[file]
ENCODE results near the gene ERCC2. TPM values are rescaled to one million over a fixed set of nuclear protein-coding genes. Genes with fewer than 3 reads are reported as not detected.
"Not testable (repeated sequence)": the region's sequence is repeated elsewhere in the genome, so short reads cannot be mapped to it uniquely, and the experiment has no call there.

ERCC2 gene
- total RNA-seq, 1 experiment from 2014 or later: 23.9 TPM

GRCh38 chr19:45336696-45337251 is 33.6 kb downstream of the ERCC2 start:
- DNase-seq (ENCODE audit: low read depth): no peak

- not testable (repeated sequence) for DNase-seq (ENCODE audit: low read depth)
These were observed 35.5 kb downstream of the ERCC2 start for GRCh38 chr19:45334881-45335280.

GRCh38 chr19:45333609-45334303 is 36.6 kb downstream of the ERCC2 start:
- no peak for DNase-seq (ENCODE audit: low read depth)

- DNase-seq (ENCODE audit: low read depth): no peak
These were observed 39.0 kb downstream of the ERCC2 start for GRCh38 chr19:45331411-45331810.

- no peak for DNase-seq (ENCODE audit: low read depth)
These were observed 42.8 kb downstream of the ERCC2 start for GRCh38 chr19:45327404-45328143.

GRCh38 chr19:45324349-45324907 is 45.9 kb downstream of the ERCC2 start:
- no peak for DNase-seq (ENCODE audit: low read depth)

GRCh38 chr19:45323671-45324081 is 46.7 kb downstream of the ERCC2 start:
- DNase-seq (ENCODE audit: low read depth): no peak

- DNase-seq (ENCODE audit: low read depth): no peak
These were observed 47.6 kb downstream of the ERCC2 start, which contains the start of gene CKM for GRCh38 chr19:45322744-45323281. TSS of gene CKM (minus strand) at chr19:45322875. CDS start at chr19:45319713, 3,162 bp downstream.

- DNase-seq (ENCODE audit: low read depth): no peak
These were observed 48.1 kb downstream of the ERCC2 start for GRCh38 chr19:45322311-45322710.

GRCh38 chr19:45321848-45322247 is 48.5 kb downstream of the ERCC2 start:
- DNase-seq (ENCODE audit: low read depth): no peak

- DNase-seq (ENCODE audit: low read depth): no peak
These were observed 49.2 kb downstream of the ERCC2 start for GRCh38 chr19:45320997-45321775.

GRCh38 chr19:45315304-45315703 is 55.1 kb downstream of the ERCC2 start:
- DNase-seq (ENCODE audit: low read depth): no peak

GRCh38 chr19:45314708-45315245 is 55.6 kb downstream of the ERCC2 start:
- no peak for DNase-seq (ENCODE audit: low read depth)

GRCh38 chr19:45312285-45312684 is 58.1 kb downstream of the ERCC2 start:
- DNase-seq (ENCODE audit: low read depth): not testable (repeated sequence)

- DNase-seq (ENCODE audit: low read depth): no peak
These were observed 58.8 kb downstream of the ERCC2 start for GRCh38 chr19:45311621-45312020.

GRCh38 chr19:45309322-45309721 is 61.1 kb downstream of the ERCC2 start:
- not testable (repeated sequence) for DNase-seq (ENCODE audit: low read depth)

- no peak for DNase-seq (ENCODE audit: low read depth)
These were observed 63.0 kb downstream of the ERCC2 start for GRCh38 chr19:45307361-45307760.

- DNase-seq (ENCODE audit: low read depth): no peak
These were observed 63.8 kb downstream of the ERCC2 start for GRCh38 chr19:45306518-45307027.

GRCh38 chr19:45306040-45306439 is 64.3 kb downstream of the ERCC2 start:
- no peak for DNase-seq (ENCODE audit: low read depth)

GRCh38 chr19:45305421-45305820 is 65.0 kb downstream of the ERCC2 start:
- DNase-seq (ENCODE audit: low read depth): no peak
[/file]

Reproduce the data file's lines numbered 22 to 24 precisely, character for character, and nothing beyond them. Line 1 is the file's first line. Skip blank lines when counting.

These were observed 48.1 kb downstream of the ERCC2 start for GRCh38 chr19:45322311-45322710.

GRCh38 chr19:45321848-45322247 is 48.5 kb downstream of the ERCC2 start:
- DNase-seq (ENCODE audit: low read depth): no peak